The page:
Camassia leichtlinii ‘Sacajawea’, variegated camas, is native to the western United States and British Columbia. Camassia leichtlinii is found in persistently wet areas in the riparian zones and meadows of the western mountains of North America.
The blue-flowered species is distributed from western Canada, through Washington, Oregon, California, and Nevada. The white form is found only in the Umpqua Valley in Oregon.
Camas’ prefers sunny exposures with consistently wet soils. It is at home in wetlands and has some adaptability, as it can be found in the shade in Oregon. In Georgia, I have seen it growing in gardens in regular soil outside of wetland areas.
This cultivar is named after Sacajawea, credited with being an invaluable part of the Lewis and Clark Expedition.
If you want to grow camas, you will need to order it from a specialty vendor online. You will receive bulbs which I’d recommend planting fairly close together, six to eight inches apart. I’ve never seen it offered in a nursery.
Camassia leichtlinii ‘Sacajawea’ prefers persistently wet soils and will go dormant as the drier summer season arrives in its native range.
It will not tolerate dry soil conditions. Variegated camas will, however, tolerate being planted near black walnut, Juglans nigra. Black walnut roots produce juglone, a toxin which is a means of eliminating competition from other plants.
You can grow variegated camas in zones 3-9. Winter hardiness is outstanding.
It flowers in spring, typically reaching peak bloom in late April in Georgia. Camassia leichtlinii ‘Sacajawea’ has white-star shaped single-form flowers with purple-tipped stamens. Semi-Plena is another white cultivar more commonly found online. Semi-plena has creamy white double flowers and white stamens. Flowers are smaller than the species. They are 1″-2″ wide.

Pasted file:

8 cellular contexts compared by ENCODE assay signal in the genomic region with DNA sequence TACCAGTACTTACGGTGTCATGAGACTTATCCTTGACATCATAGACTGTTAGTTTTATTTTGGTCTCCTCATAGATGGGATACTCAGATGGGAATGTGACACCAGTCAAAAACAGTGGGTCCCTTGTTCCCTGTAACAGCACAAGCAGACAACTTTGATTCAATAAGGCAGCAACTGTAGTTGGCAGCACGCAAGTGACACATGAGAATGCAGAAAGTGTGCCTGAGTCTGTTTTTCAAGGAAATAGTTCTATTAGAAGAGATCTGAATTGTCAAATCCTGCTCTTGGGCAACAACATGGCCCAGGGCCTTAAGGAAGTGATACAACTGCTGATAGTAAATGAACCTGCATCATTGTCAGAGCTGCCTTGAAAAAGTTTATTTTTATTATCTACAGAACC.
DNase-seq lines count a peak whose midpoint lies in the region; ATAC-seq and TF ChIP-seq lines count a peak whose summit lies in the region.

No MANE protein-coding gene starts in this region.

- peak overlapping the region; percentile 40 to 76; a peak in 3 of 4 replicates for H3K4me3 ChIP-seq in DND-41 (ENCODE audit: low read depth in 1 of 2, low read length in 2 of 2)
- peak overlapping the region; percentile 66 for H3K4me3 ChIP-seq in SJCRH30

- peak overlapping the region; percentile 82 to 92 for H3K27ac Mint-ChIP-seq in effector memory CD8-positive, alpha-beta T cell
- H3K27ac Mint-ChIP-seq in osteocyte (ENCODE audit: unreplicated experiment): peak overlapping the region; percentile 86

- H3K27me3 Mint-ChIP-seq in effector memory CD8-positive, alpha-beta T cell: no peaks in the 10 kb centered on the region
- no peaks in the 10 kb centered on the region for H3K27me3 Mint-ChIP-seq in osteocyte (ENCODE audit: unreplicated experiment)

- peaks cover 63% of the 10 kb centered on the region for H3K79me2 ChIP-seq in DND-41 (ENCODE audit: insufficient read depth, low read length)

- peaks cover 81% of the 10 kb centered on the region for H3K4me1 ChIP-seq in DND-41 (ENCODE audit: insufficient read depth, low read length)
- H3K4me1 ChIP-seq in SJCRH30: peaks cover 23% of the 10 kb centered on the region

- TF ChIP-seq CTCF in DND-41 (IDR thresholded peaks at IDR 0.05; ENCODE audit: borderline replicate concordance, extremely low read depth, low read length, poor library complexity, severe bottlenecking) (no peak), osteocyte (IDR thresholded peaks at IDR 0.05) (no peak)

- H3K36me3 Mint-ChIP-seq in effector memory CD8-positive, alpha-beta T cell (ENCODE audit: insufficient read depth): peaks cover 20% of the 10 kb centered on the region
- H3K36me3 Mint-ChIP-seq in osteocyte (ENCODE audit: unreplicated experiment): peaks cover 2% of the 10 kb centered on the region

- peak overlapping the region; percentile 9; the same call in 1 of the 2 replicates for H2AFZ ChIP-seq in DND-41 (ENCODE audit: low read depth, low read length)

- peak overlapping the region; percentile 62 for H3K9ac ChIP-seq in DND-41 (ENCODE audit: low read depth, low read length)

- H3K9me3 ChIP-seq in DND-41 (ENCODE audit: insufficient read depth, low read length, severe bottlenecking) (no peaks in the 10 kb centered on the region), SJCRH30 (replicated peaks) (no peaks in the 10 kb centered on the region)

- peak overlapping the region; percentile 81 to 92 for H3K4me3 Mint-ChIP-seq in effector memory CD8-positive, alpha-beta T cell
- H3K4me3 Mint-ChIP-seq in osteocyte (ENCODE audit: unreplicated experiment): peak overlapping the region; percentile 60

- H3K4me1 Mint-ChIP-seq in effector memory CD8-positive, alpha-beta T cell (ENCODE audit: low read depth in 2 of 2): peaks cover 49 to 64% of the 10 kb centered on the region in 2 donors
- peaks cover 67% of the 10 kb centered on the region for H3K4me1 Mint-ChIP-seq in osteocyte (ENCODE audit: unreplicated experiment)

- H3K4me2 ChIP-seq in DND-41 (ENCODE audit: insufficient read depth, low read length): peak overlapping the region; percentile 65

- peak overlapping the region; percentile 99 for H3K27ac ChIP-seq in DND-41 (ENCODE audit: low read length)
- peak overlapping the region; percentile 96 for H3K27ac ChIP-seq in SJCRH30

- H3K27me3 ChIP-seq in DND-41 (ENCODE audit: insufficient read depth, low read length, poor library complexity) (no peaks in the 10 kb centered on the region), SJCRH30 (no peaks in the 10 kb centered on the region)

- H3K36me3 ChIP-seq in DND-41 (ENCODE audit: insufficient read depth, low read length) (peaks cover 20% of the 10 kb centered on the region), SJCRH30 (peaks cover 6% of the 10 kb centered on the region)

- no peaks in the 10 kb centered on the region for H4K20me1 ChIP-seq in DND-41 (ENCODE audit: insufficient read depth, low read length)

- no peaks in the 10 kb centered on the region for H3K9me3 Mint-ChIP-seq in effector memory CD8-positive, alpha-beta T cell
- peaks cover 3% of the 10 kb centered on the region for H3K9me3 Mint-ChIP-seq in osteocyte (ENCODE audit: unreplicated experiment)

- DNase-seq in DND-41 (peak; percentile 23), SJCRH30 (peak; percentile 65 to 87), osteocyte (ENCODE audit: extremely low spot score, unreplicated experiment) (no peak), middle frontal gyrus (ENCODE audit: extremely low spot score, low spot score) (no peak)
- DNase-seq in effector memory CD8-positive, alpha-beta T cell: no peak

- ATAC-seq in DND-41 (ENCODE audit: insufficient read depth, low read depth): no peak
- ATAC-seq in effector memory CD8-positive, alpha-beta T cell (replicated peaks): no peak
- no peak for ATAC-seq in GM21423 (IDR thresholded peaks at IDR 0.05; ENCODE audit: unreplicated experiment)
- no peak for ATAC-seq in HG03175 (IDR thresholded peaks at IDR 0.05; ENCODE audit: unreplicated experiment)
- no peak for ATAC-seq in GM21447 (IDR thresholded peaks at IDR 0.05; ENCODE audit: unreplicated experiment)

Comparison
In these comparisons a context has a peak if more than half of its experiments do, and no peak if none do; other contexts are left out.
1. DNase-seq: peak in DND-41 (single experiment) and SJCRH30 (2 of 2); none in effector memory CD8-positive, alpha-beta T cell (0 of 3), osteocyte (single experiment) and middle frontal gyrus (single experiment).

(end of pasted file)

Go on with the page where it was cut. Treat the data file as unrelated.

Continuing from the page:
Camassia leichtlinii ‘Sacajawea’ is notable for its variegated leaves.
Besides the variegation, the leaves are strap-like and reminiscent of coarse grass. The plants I photographed are lightly variegated. Camassia leichtlinii forms two-foot clumps with flower stalks rising three feet or so. The flowers, similar to gladioli, open sequentially starting from the bottom of the flower stalk. This allows a longer window of opportunity for pollinators to visit.
After flowering, Camassia begins to go into dormancy. It is considered an ephemeral. Plant it where later emerging perennials can hide Cammas leichtlinii’s foliage, which deteriorates after flowering is complete.
It will slowly spread into a larger clump. You can plant the seed but it will be at least two seasons before it flowers.
–Camas leichtlinii was an important food for native American Indians, who harvested and ate the bulbs. This is not a recommended practice as it is very easy to confuse Camas leichtlinii with deathcamas (Zigadenus venenosus). Deathcamas can be fatal if eaten.
-Camas leichtlinii is a valuable ecological resource. Bees and many pollinators visit it. Elk and deer graze camas (Craighead et al.,1963).
-Camas County, Idaho, as well as Camas Street in Boise, are named for this native perennial of western North America.